Captain Edward Clark, imprisoned for Dueling

Listen well, visitors, for this is one of the few members of the elite to whom you will listen today. Captain Clark has been convicted of murder. He will tell you the details...

"On the 11th of March, 1750, I called on Captain Innes at about eight o'clock in the morning, and insisted that we fight with sword and pistol the next morning in Hyde-Park. You see, he had used me very ill. He called me a very great rascal, and I could not have my name slandered so. On March the 12th, in Hyde-Park, Innes and I took up our pistols. At a distance of about four yards away, I turned and shot Innes. It was a fair duel, conducted in a gentlemanly manner. Captain Innes died that night, but forgave me prior. When the guard asked Innes what he believed should be done with me, he said I should be released, as I behaved like a man of honor, though he believed I fired too soon.

"I am here at Newgate because the jury believed they could do nothing but find me guilty, according to the law. Many people spoke at my trial, proving me a worthy, good-natured man. This, combined with Innes's forgiveness and my earnest apologies for the act, led the jury to beg the Court to recommend me for his Majesty's mercy.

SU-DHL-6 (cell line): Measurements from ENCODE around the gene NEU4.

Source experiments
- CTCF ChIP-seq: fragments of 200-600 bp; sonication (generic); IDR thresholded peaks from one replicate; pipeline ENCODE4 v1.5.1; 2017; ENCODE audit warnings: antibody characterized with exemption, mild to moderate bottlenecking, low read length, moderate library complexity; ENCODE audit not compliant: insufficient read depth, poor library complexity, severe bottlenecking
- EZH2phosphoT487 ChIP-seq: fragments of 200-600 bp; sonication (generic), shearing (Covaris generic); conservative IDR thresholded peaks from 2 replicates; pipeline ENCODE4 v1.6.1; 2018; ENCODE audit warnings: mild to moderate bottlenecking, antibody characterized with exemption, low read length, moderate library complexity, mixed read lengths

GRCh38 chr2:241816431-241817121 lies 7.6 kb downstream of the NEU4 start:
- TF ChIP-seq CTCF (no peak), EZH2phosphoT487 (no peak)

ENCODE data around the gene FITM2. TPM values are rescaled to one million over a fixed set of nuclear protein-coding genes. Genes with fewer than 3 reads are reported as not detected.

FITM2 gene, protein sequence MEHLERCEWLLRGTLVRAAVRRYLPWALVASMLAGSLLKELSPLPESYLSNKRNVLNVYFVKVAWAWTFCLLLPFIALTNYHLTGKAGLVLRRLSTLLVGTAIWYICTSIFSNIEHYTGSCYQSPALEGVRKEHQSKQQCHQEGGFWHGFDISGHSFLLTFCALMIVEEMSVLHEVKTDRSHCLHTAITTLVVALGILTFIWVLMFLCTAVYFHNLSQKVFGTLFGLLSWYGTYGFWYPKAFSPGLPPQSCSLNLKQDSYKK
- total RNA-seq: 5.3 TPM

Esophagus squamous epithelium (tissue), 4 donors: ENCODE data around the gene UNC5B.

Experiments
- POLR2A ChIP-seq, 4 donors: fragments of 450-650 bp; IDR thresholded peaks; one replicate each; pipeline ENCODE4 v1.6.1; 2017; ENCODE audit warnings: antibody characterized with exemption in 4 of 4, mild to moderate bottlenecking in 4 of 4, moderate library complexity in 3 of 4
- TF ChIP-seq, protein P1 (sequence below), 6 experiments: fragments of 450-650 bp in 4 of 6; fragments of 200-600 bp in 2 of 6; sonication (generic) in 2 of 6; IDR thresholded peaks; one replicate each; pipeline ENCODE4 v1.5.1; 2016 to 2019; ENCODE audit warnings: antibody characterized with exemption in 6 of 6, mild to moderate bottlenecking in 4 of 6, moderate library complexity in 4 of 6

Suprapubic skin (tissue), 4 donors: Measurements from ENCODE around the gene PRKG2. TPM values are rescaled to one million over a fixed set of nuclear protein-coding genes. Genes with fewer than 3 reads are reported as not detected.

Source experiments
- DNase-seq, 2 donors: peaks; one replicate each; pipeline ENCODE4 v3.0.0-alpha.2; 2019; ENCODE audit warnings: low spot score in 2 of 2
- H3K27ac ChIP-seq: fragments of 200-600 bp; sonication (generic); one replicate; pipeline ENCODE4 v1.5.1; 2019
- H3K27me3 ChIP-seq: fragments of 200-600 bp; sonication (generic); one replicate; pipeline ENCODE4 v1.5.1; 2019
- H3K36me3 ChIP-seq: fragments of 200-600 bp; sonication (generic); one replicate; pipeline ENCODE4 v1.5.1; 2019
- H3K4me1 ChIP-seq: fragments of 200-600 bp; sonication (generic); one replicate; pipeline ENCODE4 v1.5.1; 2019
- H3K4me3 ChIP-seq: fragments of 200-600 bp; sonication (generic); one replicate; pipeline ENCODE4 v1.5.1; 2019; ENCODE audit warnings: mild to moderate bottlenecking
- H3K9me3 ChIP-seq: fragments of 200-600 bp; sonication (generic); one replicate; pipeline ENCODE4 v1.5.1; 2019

"My execution has been postponed, and I am here at Newgate to await word about my possible pardon [1].

In the eighteenth century, the social elite does not commit most capital crimes. Dueling is the one crime that is recognized by the Bloody Code and is mainly practiced by the elite [2]. In theory, the law does not distinguish the premeditation of a duel from the premeditation of murder, and therefore should punish the duelist like a murderer. In practice, most juries will acquit duelists based on "the plea that dueling [is] the proper way for 'gentlemen' to resolve their disputes" [3]. The social status of the upper class enables them to plead for their "honor," thereby justifying the practice to the courts. Because of this, men such as Captain Clark (even though he was convicted of murder) are able to escape the gallows by a pardon from the king [4]. In defense of dueling, some aristocrats claim the outcome of the duel is an act of God. "God, it was alleged, gave the victory to the just, not the most skillful" [5]. Through this belief, one can claim that the duel is an act of punishment controlled directly by God, therefore surpassing the need for a trial. The person who wins the duel would not be a criminal. Instead, he would be quite holy for carrying out God's will and undeserving of punishment, no matter what the laws state.

Dueling is evidence of the injustices of English criminal law in the 18th century. A man of lower social status is less likely to actually participate in an official duel, so he cannot use the excuse of honor to plead his innocence. It is also less likely that so many people will speak up for his worthy character, so he will still end up hanging for his crime.